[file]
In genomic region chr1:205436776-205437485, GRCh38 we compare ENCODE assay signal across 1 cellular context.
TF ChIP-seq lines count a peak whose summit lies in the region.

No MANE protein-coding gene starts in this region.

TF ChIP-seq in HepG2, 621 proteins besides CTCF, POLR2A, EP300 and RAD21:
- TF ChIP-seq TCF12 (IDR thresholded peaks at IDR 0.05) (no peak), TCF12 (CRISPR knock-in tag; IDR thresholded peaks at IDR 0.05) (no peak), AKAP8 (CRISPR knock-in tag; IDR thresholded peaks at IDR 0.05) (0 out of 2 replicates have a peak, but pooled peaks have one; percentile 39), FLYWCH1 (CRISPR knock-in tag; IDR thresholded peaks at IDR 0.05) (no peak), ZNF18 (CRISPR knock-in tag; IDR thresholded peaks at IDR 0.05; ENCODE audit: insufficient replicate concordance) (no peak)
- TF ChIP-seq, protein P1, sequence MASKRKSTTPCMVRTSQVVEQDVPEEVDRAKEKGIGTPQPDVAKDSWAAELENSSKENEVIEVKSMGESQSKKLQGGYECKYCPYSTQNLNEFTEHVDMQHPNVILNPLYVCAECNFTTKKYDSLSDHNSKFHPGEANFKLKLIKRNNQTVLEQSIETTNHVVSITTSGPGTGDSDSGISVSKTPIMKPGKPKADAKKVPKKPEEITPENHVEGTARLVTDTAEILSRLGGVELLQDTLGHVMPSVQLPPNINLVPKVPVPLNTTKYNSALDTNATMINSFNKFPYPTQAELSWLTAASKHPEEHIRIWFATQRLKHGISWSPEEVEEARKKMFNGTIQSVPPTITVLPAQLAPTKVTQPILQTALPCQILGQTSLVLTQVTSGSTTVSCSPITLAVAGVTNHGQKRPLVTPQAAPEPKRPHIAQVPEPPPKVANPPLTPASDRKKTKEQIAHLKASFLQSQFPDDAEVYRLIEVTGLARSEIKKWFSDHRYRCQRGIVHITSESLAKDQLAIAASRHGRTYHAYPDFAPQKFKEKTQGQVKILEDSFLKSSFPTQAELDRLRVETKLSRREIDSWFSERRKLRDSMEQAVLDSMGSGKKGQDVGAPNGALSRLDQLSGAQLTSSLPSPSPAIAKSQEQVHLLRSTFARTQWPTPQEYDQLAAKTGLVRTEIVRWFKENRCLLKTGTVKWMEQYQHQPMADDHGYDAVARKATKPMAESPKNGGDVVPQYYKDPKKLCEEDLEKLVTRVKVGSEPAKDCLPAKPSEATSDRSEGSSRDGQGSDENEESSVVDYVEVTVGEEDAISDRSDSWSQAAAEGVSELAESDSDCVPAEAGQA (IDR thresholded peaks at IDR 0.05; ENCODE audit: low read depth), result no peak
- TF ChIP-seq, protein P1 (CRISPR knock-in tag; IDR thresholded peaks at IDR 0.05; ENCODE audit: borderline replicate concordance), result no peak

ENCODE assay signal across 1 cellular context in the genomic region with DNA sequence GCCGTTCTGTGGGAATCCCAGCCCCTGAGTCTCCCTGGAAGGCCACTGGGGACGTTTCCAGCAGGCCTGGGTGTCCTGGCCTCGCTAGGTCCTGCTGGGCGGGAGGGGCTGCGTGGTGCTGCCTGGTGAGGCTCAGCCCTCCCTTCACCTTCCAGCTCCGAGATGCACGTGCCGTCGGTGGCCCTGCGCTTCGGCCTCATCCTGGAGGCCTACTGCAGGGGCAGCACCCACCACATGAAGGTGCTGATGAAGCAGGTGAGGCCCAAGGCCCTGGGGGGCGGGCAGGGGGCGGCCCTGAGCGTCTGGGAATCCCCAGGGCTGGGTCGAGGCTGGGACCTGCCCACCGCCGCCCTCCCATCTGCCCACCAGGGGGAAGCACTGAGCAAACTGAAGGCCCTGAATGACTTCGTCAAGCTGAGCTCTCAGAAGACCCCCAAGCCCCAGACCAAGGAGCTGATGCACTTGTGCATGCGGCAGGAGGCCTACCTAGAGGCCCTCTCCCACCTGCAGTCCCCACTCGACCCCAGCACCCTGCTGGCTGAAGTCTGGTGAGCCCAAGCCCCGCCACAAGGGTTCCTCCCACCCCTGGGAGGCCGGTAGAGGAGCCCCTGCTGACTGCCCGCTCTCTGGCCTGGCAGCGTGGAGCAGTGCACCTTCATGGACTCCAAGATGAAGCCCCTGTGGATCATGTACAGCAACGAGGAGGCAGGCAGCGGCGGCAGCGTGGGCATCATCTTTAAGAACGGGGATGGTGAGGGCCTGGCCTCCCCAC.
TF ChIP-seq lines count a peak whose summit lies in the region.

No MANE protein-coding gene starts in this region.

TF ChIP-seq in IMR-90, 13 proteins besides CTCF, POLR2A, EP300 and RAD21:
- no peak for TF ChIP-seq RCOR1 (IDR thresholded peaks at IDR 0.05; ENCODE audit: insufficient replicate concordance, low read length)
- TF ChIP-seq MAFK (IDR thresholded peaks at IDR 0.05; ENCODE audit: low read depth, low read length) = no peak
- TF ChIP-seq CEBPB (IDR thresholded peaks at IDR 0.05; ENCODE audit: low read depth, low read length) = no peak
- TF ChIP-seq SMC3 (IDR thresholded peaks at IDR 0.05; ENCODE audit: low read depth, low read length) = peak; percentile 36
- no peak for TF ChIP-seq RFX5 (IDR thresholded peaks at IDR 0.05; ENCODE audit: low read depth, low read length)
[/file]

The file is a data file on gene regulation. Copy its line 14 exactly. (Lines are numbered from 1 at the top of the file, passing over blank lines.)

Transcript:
- TF ChIP-seq CEBPB (IDR thresholded peaks at IDR 0.05; ENCODE audit: low read depth, low read length) = no peak